Another option is to remove the need for a pressure wire as well as for a hyperaemic agent. Angio-derived FFR measurement (3D angio-based FFR) uses angiogram data to compute FFR values. Daemen reports that it is a “relatively novel modality that is based on the fact that you can also model blood flow using computational fluid dynamics; that is a concept that has been applied to angio-based FFR.” As with wave-free period algorithms, several different modalities, such as CAAS vFFR (Pie Medical) sold by Siemens Healthineers, are available. He notes that vFFR has a “particular feature making it perhaps a bit easier to apply and faster because it uses the aortic blood pressure at the time of angio as an advanced condition to compute the flow”. Of note, Masdjed et al (including Daemen) evaluated vFFR in the FAST trial and found that “3D-QCA derived vFFR has a high linear correlation to invasively measured FFR, high diagnostic accuracy to detect FFR ≤0.80, and a low inter-observer variability”.3
Daemen does not believe that angio-based FFR modalities “will ever completely replace FFR”. But, he does think that they can potentially “drive the adoption of the physiological assessment”. “The total cases that use FFR [in some form] could significantly increase because performing physiological assessment—at potentially very low cost—will become a lot easier,” he adds.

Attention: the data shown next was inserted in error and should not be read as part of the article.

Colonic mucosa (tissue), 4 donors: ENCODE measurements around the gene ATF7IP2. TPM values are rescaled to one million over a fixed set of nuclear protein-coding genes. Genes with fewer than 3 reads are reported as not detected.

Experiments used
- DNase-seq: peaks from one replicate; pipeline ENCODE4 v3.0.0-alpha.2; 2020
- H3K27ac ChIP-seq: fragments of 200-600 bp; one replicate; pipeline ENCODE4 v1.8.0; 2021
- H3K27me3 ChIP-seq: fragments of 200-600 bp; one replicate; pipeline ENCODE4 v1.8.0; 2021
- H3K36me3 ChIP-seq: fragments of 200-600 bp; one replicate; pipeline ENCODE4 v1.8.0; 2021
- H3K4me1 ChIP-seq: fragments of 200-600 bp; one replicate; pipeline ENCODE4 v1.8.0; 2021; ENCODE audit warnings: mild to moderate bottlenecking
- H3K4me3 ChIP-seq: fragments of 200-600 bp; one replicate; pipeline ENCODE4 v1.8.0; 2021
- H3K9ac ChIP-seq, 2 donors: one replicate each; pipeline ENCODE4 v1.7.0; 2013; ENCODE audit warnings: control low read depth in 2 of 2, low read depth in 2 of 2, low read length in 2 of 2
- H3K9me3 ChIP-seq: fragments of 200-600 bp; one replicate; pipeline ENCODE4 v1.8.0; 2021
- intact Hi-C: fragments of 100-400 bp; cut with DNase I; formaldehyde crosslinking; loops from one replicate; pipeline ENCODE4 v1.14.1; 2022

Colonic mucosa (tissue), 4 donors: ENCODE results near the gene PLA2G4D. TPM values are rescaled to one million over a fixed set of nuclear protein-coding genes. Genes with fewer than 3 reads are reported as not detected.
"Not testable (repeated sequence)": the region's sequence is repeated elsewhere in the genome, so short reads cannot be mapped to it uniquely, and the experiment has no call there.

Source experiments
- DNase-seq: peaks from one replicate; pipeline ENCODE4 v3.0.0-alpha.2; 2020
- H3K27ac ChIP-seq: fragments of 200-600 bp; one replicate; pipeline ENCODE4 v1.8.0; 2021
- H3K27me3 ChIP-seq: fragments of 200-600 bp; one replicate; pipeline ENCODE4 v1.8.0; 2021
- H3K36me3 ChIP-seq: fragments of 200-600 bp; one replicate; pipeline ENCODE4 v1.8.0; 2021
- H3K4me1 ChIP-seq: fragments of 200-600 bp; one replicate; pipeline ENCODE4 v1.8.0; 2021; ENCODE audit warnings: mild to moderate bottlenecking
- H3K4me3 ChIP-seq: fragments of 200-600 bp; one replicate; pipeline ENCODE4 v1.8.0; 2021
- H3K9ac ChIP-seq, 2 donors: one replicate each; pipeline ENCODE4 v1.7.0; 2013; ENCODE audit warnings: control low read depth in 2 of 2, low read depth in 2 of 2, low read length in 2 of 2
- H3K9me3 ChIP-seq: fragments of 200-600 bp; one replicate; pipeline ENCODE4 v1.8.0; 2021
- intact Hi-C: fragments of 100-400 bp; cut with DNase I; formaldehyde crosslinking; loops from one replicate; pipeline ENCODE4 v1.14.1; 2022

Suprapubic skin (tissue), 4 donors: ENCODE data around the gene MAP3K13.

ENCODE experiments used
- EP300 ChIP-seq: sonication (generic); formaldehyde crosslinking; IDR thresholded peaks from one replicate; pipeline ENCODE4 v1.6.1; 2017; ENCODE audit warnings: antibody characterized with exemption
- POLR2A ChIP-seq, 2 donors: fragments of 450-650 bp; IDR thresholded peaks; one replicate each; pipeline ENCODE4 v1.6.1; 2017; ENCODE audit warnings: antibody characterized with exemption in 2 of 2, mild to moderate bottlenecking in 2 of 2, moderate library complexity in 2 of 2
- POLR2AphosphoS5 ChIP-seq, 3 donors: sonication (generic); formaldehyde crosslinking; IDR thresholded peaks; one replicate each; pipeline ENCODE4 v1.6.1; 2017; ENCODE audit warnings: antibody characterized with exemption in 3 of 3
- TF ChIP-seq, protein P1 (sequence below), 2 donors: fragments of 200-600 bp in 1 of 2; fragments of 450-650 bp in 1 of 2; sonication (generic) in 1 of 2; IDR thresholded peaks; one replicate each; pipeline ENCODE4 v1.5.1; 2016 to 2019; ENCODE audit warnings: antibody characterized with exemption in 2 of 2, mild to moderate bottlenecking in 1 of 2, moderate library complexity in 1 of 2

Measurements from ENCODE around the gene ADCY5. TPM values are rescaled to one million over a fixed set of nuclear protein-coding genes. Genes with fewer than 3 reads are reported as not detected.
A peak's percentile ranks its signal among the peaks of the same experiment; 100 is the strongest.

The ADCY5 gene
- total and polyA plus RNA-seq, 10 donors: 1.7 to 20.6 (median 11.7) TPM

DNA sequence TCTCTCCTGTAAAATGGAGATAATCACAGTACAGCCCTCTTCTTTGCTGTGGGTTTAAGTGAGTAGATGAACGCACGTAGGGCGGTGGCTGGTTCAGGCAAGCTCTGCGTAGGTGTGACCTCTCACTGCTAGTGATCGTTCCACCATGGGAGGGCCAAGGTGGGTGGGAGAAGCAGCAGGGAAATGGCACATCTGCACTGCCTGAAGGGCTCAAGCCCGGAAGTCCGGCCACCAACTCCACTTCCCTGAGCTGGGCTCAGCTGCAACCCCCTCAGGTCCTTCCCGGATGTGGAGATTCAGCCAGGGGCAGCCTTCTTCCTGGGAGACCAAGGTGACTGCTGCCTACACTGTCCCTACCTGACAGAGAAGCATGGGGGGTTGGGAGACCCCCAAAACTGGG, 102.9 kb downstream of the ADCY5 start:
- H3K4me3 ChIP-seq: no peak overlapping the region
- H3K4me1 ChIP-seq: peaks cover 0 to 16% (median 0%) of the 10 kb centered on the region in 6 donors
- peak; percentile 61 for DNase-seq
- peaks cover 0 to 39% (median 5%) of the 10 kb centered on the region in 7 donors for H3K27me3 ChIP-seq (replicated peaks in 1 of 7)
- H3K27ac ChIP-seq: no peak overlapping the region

Computed tomography (CT) can also be used to calculate FFR values (FFRCT). The PLATFORM study showed that FFRCT can be used to determine which patients with coronary artery disease require coronary angiography (and possibly revascularisation).4 Additionally, Hlatky et al report: “An evaluation strategy based on FFRCT was associated with less resource use and lower costs within 90 days than evaluation with invasive coronary angiography. Evaluation with FFRCT was associated with greater improvement in the quality of life than evaluation with usual non-invasive testing.”